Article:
Friday, March 13, 2009

College Life

Is There Any Hope For College Students?
By Damaris Colon

Current and incoming college students are facing many of the hardships that are seen in the overall US economy. Many are experiencing higher tuition, smaller scholarships, increased rejection letters, lenders who have put a halt on lending all together, and others who are raising interest rates on personal loans.

All things considered, the country’s current recession hasn’t affected everyone in the same way. Adrienne Warren, a twenty-one year old senior in her final semester at Marymount Manhattan College has been fortunate enough to have parents who are very supportive, especially financially. They have taken out loans to pay for her education and Warren laughs as she recites her father’s announcement that he will, “pay back her loans by never retiring for the rest of his life.”

Despite her father’s declaration, Warren vows to help her parents as much as she can. On the other hand, students like Angelique Smith, 21, who is also in her final semester at Marymount, are afraid of an uncertain future. “I feel that it will be hard for me to find a good job that will help payback my school loans,” says Smith. “College debt is a pain in my ass and I’m scared it’s going to consume me for the rest of my life.”

Considering that hundreds of thousands of workers who sought full-time employment recently were only able to find part-time positions, Smith may have a viable concern. The US unemployment rate rose to 8.1% in February. First-time claims for unemployment benefits rose to 654,000 in the first week of March, and held above 600,000 for a sixth straight time.

Many college students are facing the harsh reality that shortly after graduation they will need to begin paying for their student loans. With the possibility of not finding a job that will cover their expenses, some graduates may make the dreaded decision to move back to their parent’s homes to save money.

While some students like Warren have a great deal of financial support from their parents, others will need to struggle to find money to further their education. Corey Mayer, 25, a prospective student at Mercy College’s Veterinary Technician program, is coming to terms with the idea that he could pursue a career in veterinary medicine, and with the fact that he may not be financially stable to pay for school once he’s accepted.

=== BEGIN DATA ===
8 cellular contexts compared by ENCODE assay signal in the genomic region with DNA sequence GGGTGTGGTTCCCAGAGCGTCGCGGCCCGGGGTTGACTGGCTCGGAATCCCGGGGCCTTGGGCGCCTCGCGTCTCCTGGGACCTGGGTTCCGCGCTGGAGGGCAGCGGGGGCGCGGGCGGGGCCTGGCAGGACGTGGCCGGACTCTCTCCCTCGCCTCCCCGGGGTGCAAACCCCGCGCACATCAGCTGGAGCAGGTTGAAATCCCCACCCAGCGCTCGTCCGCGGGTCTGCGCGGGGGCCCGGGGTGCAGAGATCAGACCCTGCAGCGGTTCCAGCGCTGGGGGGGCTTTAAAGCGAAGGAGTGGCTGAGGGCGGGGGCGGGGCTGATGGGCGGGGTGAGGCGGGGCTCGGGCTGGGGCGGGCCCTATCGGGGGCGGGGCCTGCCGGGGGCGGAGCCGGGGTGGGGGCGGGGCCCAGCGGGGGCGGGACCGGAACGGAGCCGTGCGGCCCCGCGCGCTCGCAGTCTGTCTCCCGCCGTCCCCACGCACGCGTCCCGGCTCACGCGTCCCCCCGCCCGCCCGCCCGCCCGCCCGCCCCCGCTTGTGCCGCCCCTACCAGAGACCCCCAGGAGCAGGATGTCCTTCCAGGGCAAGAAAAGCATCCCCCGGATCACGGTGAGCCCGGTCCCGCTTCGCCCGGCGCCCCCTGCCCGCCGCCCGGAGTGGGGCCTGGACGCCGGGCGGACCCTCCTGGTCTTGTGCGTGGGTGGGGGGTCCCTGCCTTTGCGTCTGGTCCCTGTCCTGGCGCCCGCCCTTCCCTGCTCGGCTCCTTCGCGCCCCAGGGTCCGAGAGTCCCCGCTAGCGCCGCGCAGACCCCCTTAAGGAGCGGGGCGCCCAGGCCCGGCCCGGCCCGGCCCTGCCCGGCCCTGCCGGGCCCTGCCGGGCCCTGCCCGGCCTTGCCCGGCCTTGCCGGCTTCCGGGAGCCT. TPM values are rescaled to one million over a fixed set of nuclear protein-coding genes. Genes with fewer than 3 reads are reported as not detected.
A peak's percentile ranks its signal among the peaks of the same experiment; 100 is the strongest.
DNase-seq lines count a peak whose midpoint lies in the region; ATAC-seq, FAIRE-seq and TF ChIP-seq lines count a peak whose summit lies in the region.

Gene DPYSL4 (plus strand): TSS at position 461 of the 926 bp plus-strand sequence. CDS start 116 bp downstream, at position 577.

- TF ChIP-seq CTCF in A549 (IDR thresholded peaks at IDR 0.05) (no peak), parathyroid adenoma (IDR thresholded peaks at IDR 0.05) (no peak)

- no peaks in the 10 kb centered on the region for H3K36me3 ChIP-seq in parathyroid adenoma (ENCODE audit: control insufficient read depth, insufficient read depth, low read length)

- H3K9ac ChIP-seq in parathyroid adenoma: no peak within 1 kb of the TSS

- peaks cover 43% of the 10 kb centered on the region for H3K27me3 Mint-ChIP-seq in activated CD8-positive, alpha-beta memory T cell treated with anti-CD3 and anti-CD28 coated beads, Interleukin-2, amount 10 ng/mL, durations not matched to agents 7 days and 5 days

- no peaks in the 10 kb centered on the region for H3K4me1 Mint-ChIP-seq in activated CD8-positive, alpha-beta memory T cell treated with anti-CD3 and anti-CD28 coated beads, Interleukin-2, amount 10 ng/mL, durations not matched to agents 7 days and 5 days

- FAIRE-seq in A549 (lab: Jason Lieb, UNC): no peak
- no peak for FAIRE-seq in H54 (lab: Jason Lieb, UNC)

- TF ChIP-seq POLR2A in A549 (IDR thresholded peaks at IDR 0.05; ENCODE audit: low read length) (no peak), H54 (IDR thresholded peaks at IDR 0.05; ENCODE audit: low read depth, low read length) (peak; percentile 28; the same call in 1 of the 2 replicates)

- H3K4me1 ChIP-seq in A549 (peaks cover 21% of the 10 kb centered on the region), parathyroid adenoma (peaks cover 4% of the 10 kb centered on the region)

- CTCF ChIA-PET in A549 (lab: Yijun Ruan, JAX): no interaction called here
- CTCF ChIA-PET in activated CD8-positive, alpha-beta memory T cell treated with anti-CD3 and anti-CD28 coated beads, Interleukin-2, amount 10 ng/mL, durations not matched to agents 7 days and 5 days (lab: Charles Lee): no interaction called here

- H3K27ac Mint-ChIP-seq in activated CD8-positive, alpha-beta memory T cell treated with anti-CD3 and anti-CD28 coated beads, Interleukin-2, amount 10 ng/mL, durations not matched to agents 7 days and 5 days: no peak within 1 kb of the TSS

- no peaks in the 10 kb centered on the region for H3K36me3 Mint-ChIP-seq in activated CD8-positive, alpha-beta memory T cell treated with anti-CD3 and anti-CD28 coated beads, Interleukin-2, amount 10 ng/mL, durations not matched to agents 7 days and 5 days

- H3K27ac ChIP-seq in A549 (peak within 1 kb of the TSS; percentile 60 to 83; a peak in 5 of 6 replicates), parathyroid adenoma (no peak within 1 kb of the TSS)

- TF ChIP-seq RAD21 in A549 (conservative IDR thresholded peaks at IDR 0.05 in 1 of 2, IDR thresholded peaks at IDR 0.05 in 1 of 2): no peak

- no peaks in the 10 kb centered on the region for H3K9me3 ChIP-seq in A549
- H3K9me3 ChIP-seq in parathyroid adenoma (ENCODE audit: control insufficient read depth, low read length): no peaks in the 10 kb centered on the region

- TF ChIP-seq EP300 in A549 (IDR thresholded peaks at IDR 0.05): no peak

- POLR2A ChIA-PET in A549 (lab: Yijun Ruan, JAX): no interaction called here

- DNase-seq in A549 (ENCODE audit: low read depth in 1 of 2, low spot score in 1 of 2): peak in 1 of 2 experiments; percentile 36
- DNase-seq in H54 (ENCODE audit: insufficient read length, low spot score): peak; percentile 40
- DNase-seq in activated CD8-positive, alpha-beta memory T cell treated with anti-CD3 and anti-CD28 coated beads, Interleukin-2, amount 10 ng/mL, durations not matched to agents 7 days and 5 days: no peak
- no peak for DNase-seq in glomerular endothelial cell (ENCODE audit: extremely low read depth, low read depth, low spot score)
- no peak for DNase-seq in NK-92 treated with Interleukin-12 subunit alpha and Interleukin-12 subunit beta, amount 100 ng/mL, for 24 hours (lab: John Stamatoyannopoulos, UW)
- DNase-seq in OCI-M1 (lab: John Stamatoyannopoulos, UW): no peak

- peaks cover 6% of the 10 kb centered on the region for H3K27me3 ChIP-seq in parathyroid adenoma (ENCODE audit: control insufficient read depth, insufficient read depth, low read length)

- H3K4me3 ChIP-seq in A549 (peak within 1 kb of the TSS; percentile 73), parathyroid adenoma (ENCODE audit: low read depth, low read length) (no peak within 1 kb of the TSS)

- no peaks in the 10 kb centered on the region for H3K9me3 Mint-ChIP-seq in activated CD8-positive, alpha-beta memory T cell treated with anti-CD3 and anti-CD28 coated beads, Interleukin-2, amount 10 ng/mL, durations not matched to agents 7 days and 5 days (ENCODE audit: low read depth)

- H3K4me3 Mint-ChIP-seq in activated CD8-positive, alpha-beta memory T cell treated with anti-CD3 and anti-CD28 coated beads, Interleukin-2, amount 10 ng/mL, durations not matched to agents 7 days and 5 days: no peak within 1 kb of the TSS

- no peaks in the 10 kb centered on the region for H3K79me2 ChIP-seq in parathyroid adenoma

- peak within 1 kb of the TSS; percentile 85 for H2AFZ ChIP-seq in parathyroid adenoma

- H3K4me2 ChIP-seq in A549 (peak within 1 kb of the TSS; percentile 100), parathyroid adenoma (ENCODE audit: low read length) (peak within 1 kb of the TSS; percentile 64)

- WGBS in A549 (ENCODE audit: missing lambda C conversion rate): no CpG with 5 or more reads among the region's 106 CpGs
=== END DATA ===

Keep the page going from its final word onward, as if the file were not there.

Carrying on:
“It’s unfortunate that it has taken me this many years to finally figure out what it is I want to do with my life, and to have that dream potentially put on hold because of our country’s economic health and because my family does not have the money to pay for my education is a scary and almost frustrating thing,” says Mayer. “I wish I had a family that was financially stable to take on the burden of school loans,” he says, “but the reality of the situation is that I don’t. I guess we are all made to deal with the hand we were given.”

It is even difficult for students who are currently enrolled in college to pay tuition. A recent survey by the American Association of Collegiate Registrars and Admissions Officers found that 65% of schools across the US have reported an increase in the amount of unpaid tuition bills, which prevent many students from returning to class.

So, what next? One effort to lessen the financial burden on college students and their families comes from the American Recovery and Investment Plan which now grants a $2,500 college tax credit for four million college students, and triples the number of fellowships in science to help spur innovation. In addition, colleges throughout the US have begun creating initiatives that will allow current and prospective students to remain enrolled.

For instance, Spellman College has called for a large-scale alumni donor drive to help current students stay enrolled, while Brown University has opted to increase the amount of back tuition a student can owe and still be allowed to continue schooling.

However, outside of these efforts, there is not much effort to assist college students. Financial grants and awards are still given out on a first-come first-serve basis, therefore students who consider themselves to be the most “needy” should complete the Free Application for Federal Student Aid (FAFSA) as soon as possible.

Until the country’s economy emerges from the fog of recession, college students like Warren, and prospective students like Mayer may just have to wait and hope for the best.

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